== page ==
Lawsuit filed against Houston paramedics who refused emergency care to disabled teen
HOUSTON - A lawsuit has been filed against Houston paramedics who denied emergency medical treatment to a young boy with cerebral palsy two years ago.
Attorney Ben Crump and co-counsel James P. Roberts, Scott H. Palmer, and Breanta Boss of Scott H. Palmer, P.C., of Dallas, Texas, have reportedly filed a lawsuit on behalf of 14-year-old Jacah Jefferson who has cerebral palsy after paramedics wrongly declared him dead and denied him emergency medical treatment.
We spoke with Jefferson's grandmother, Stacy Williams, back in July 2021 following the tragic ordeal. "I really thought they were playing," Williams told us. "I mean even though it was serious I couldn’t believe what they were saying."
BACKGROUND STORY: 2 HFD paramedics suspended after mistakenly telling grandmother of a 14-year-old special needs boy he was dead
On Jan. 26, 2021, Williams called 911 seeking medical attention for Jefferson after he hadn’t urinated all day and had discolored lips and fingertips. The teen became a victim of shaken baby syndrome at 5-months-old and had a history of low heart rate and low body temperature.
The lawsuit states when Houston Fire Department paramedics Andrew Williams and Joe Spradlin arrived, they checked the teen's pulse and declared him "gone". They also told Williams, "it will take an act of God" to resuscitate him.
Williams pleaded with the paramedics to provide medical care, but the two paramedics did not administer CPR, chest compressions, or other emergency care.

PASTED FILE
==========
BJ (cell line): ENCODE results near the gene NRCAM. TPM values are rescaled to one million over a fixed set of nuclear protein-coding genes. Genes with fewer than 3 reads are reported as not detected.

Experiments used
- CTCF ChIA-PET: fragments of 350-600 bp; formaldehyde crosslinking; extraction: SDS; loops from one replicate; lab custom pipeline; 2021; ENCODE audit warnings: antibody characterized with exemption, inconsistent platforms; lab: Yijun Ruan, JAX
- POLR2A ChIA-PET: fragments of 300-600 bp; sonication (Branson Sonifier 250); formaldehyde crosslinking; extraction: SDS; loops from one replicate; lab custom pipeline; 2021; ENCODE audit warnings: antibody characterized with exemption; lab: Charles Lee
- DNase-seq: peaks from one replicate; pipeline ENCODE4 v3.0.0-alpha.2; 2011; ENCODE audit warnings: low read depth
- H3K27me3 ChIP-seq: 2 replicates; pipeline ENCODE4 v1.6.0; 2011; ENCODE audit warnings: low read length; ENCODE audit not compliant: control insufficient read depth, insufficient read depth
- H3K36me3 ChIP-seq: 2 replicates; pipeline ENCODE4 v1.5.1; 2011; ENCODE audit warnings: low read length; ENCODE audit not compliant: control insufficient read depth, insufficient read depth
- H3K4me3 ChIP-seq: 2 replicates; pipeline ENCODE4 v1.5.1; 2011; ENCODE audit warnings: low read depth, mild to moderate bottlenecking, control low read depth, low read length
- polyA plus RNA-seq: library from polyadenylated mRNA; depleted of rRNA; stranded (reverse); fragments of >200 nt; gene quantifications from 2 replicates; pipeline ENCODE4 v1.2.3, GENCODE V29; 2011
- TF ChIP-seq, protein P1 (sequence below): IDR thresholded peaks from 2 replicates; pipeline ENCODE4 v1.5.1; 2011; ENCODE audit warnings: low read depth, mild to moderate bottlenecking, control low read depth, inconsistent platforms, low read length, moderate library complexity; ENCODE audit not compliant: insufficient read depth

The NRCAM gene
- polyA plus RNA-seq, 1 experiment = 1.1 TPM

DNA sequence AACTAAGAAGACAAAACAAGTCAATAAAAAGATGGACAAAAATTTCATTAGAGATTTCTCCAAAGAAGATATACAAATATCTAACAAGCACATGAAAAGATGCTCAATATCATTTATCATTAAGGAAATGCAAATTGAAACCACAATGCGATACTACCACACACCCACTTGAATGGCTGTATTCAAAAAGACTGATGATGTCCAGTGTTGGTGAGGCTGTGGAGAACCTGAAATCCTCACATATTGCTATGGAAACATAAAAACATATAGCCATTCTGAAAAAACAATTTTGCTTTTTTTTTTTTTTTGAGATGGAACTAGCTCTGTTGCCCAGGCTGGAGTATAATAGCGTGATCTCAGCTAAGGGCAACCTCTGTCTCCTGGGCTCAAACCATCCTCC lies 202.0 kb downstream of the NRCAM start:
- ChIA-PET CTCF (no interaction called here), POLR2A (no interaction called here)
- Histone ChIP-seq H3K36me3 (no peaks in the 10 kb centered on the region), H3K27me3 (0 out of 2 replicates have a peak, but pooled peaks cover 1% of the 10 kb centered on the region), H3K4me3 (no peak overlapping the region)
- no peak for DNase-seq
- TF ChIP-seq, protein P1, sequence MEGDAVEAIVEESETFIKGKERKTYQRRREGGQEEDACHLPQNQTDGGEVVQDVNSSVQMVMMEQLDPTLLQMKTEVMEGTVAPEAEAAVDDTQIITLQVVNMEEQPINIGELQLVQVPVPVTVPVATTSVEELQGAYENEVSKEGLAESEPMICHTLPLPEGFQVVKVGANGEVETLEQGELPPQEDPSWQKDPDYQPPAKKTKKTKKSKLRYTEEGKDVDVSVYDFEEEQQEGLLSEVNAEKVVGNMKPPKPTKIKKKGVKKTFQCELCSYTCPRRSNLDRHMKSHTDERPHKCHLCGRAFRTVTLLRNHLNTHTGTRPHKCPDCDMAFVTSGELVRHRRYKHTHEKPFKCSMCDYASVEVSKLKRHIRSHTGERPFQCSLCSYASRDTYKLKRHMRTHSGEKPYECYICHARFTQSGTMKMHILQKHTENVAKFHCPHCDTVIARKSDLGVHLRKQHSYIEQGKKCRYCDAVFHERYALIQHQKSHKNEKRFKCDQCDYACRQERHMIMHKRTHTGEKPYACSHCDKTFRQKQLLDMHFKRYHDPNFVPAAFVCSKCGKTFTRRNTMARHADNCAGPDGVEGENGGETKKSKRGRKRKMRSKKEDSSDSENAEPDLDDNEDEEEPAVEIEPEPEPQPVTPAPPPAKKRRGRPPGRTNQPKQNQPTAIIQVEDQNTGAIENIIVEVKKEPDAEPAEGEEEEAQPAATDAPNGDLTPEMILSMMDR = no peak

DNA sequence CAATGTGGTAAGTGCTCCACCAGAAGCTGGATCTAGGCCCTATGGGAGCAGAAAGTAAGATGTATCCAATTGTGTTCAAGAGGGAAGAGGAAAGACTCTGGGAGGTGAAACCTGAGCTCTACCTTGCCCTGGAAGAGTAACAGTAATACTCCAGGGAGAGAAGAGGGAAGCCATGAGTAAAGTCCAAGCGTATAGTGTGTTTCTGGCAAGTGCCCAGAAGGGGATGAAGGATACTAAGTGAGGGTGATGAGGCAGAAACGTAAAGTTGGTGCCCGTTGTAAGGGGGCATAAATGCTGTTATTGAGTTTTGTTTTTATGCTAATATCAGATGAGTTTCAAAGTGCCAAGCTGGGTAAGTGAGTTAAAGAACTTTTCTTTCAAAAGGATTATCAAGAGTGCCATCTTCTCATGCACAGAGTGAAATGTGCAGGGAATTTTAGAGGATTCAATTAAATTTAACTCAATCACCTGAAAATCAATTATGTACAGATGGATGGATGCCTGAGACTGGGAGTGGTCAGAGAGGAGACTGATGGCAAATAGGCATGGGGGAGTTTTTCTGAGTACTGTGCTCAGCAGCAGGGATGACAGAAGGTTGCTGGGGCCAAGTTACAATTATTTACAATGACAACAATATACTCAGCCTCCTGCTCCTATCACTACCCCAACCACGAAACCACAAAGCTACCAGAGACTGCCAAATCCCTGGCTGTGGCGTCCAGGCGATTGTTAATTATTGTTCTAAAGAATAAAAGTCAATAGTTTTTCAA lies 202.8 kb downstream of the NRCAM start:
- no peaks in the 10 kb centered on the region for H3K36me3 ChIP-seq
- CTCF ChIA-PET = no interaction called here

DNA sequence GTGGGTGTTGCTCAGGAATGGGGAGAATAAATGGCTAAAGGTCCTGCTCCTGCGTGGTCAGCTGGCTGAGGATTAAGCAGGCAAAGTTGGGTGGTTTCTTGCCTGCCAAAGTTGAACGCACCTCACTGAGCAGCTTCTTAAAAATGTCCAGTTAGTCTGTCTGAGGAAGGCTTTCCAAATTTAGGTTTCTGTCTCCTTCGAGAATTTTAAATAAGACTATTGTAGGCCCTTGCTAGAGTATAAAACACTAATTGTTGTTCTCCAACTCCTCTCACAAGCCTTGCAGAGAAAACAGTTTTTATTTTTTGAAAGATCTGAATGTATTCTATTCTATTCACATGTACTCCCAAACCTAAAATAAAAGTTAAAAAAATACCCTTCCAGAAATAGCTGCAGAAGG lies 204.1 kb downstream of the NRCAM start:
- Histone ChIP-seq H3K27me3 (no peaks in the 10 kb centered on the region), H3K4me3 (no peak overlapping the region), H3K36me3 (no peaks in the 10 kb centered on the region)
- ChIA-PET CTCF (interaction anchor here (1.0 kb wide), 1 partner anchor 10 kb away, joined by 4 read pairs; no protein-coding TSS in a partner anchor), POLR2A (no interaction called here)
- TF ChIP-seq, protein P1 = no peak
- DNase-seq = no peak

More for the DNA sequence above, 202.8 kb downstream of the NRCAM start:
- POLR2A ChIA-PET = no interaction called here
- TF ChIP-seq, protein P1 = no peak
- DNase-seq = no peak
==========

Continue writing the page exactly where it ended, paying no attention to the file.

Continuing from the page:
"The vast majority of our employees approach every call with care and thoughtfulness," said Houston Fire Chief Sam Pena back in 2021. "It didn’t occur in this situation and we’re going to correct that."
Jefferson was eventually hospitalized for more than a month and came out with even more medical needs than before.
"This case is outrageous and heartbreaking. Paramedics are first responders with a duty to try to preserve life, and instead, these men refused to do their fundamental job, denying life-saving medical care," Crump said. "Their heartless conduct leaves a devoted grandmother with an even heavier burden of care."
The suit also said after the teen vomited and Williams attempted to pick him up to take him to the hospital herself did the two ask if she wanted them to perform CPR. By the time this happened, a second paramedic unit arrived, administered CPR, and transported him to the hospital, where he was resuscitated.
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The original paramedics, Andrew Williams and Spradlin, allegedly failed to recognize the 14-year-old at the time was alive and failed to provide emergency care despite clear signs of life, according to the lawsuit. It adds on how the paramedics delayed his transportation by 24 minutes, causing brain damage because of the extended period without oxygen.
Jefferson is reportedly not as responsive since the incident. He is said to rock back and forth, no longer eats regularly and needs to be fed through a tube. Before then, he ate and took his medicine by mouth and only needed a tube for liquids.
In the lawsuit, it cites violations of the teen's rights and says, "As a result of Defendants Andrew Williams and Joe Spradlin’s deliberate decision to not administer life-saving measures such as CPR and chest compressions (the teen) suffered brain damage due to the extended period of lack of oxygen."
Andrew Williams and Spradlin were suspended for seven days by HFD and
As a result of their inaction, Andrew Williams and Joe Spradlin were suspended for seven days by the Houston Fire Department. The lawsuit was filed in the U.S. District Court for the Southern District of Texas, Houston division.